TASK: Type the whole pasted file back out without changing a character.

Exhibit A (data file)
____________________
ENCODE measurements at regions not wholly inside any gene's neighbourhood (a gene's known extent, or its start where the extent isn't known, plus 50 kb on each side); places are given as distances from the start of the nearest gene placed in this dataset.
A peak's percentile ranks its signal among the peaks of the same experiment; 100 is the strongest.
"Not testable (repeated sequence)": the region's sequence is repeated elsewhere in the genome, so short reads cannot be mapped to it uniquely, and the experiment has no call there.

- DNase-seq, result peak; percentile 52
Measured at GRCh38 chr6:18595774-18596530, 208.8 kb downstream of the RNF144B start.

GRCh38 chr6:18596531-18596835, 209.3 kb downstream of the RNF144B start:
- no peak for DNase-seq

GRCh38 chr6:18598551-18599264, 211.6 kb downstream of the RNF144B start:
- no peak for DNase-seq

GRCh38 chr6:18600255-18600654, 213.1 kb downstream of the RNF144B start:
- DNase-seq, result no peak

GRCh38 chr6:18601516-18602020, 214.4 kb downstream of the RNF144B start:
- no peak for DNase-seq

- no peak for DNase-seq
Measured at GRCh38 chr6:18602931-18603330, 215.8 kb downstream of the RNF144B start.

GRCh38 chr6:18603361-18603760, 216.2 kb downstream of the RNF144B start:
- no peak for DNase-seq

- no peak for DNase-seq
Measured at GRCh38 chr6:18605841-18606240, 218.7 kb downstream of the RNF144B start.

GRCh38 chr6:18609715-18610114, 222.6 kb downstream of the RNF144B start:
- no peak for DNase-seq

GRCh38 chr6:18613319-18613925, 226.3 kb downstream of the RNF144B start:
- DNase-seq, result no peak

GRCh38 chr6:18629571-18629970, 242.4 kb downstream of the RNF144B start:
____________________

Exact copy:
ENCODE measurements at regions not wholly inside any gene's neighbourhood (a gene's known extent, or its start where the extent isn't known, plus 50 kb on each side); places are given as distances from the start of the nearest gene placed in this dataset.
A peak's percentile ranks its signal among the peaks of the same experiment; 100 is the strongest.
"Not testable (repeated sequence)": the region's sequence is repeated elsewhere in the genome, so short reads cannot be mapped to it uniquely, and the experiment has no call there.

- DNase-seq, result peak; percentile 52
Measured at GRCh38 chr6:18595774-18596530, 208.8 kb downstream of the RNF144B start.

GRCh38 chr6:18596531-18596835, 209.3 kb downstream of the RNF144B start:
- no peak for DNase-seq

GRCh38 chr6:18598551-18599264, 211.6 kb downstream of the RNF144B start:
- no peak for DNase-seq

GRCh38 chr6:18600255-18600654, 213.1 kb downstream of the RNF144B start:
- DNase-seq, result no peak

GRCh38 chr6:18601516-18602020, 214.4 kb downstream of the RNF144B start:
- no peak for DNase-seq

- no peak for DNase-seq
Measured at GRCh38 chr6:18602931-18603330, 215.8 kb downstream of the RNF144B start.

GRCh38 chr6:18603361-18603760, 216.2 kb downstream of the RNF144B start:
- no peak for DNase-seq

- no peak for DNase-seq
Measured at GRCh38 chr6:18605841-18606240, 218.7 kb downstream of the RNF144B start.

GRCh38 chr6:18609715-18610114, 222.6 kb downstream of the RNF144B start:
- no peak for DNase-seq

GRCh38 chr6:18613319-18613925, 226.3 kb downstream of the RNF144B start:
- DNase-seq, result no peak

GRCh38 chr6:18629571-18629970, 242.4 kb downstream of the RNF144B start: